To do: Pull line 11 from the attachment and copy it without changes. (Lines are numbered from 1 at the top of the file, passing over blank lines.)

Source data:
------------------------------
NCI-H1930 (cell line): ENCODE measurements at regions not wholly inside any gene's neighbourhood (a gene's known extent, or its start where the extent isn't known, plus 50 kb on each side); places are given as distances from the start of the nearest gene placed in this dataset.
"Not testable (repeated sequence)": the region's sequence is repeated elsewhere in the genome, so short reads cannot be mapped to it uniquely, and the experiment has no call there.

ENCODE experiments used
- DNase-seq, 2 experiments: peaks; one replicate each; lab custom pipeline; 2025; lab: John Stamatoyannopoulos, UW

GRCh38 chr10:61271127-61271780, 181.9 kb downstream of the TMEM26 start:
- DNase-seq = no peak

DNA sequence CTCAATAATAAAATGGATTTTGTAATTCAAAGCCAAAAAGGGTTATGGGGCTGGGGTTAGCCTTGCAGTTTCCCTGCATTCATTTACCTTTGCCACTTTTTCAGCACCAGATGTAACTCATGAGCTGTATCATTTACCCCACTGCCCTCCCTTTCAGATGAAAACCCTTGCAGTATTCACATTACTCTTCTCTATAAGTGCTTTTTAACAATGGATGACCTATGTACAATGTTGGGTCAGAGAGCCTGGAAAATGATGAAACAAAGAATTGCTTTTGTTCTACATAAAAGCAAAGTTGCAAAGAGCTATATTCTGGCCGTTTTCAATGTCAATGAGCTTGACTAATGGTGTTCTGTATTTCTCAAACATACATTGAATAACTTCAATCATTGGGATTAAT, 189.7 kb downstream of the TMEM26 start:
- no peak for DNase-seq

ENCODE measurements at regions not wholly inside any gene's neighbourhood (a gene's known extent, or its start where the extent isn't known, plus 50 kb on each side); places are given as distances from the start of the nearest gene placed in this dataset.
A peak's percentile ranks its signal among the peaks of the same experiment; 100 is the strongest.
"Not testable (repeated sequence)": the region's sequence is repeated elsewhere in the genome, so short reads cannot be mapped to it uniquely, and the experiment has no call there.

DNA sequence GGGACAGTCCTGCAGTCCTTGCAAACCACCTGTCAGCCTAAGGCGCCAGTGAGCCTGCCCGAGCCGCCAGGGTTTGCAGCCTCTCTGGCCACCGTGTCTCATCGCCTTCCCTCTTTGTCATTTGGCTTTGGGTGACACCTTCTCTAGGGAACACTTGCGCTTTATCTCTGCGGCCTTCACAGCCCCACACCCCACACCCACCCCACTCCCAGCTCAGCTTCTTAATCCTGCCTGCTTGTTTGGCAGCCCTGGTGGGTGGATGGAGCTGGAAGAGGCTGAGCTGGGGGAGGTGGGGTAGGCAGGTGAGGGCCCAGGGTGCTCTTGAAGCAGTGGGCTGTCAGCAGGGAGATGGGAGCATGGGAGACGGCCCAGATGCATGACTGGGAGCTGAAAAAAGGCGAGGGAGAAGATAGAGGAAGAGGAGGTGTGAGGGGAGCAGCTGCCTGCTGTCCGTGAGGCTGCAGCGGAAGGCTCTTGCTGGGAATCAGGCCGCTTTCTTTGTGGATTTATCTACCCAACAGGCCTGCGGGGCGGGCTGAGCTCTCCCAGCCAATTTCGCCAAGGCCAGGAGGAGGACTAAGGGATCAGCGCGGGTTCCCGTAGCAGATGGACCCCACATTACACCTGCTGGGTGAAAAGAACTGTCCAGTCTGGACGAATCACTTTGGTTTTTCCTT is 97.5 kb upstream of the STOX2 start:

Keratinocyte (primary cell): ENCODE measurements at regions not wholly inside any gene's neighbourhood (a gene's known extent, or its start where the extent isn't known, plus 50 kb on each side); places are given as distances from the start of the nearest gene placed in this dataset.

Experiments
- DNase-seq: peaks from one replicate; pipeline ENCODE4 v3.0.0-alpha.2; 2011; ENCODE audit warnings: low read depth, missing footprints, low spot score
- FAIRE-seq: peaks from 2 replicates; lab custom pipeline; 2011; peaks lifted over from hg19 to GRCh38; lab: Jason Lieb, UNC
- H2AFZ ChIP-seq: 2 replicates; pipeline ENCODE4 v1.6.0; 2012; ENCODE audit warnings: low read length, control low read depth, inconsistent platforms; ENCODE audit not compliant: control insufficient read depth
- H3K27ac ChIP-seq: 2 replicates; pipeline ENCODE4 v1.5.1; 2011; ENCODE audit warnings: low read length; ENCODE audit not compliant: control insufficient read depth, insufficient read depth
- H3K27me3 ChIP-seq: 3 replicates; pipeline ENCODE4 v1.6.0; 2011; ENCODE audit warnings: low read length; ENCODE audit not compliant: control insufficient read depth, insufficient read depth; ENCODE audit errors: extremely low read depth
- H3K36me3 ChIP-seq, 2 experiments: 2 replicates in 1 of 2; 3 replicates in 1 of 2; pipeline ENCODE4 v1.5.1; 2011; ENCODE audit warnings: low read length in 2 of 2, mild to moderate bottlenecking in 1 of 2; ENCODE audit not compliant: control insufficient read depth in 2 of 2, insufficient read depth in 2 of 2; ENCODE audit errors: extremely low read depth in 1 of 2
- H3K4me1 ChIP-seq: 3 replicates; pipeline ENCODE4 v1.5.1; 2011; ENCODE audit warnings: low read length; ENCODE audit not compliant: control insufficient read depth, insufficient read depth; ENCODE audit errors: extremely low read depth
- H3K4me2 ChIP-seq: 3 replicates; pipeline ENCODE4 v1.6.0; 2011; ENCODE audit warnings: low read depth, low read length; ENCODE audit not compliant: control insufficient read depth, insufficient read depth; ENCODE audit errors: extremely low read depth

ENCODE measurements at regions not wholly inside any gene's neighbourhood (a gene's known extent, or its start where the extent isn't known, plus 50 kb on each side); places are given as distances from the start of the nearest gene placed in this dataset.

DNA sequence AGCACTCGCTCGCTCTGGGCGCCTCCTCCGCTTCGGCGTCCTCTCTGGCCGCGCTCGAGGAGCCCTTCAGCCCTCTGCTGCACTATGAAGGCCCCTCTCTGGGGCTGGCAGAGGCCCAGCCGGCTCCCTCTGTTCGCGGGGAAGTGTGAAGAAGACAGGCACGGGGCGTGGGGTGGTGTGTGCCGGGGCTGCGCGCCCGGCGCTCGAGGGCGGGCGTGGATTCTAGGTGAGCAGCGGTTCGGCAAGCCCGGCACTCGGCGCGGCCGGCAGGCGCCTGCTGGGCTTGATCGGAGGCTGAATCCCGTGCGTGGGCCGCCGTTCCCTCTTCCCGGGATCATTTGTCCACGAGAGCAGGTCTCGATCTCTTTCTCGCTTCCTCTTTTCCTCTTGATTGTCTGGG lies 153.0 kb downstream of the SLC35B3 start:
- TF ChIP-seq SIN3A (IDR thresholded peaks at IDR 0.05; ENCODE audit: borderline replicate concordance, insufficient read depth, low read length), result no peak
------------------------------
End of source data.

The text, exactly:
"Not testable (repeated sequence)": the region's sequence is repeated elsewhere in the genome, so short reads cannot be mapped to it uniquely, and the experiment has no call there.